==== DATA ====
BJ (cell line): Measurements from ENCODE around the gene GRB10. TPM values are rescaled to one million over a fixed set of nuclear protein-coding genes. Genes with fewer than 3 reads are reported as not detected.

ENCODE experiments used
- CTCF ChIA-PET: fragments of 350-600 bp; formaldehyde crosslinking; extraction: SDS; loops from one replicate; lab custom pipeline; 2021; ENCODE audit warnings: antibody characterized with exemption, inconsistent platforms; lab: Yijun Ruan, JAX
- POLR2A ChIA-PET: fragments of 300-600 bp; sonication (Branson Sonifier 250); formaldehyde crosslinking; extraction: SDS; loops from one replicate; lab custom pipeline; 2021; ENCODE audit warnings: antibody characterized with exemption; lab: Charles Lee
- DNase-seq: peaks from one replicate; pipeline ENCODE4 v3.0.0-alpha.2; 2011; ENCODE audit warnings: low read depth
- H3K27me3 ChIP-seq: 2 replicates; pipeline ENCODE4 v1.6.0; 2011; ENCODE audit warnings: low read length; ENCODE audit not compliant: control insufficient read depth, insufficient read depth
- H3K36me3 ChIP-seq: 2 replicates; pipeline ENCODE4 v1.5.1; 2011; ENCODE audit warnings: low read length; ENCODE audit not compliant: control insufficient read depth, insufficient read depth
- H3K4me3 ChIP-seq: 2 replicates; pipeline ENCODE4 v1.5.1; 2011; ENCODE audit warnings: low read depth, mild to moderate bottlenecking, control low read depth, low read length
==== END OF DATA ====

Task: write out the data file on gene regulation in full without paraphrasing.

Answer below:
BJ (cell line): Measurements from ENCODE around the gene GRB10. TPM values are rescaled to one million over a fixed set of nuclear protein-coding genes. Genes with fewer than 3 reads are reported as not detected.

ENCODE experiments used
- CTCF ChIA-PET: fragments of 350-600 bp; formaldehyde crosslinking; extraction: SDS; loops from one replicate; lab custom pipeline; 2021; ENCODE audit warnings: antibody characterized with exemption, inconsistent platforms; lab: Yijun Ruan, JAX
- POLR2A ChIA-PET: fragments of 300-600 bp; sonication (Branson Sonifier 250); formaldehyde crosslinking; extraction: SDS; loops from one replicate; lab custom pipeline; 2021; ENCODE audit warnings: antibody characterized with exemption; lab: Charles Lee
- DNase-seq: peaks from one replicate; pipeline ENCODE4 v3.0.0-alpha.2; 2011; ENCODE audit warnings: low read depth
- H3K27me3 ChIP-seq: 2 replicates; pipeline ENCODE4 v1.6.0; 2011; ENCODE audit warnings: low read length; ENCODE audit not compliant: control insufficient read depth, insufficient read depth
- H3K36me3 ChIP-seq: 2 replicates; pipeline ENCODE4 v1.5.1; 2011; ENCODE audit warnings: low read length; ENCODE audit not compliant: control insufficient read depth, insufficient read depth
- H3K4me3 ChIP-seq: 2 replicates; pipeline ENCODE4 v1.5.1; 2011; ENCODE audit warnings: low read depth, mild to moderate bottlenecking, control low read depth, low read length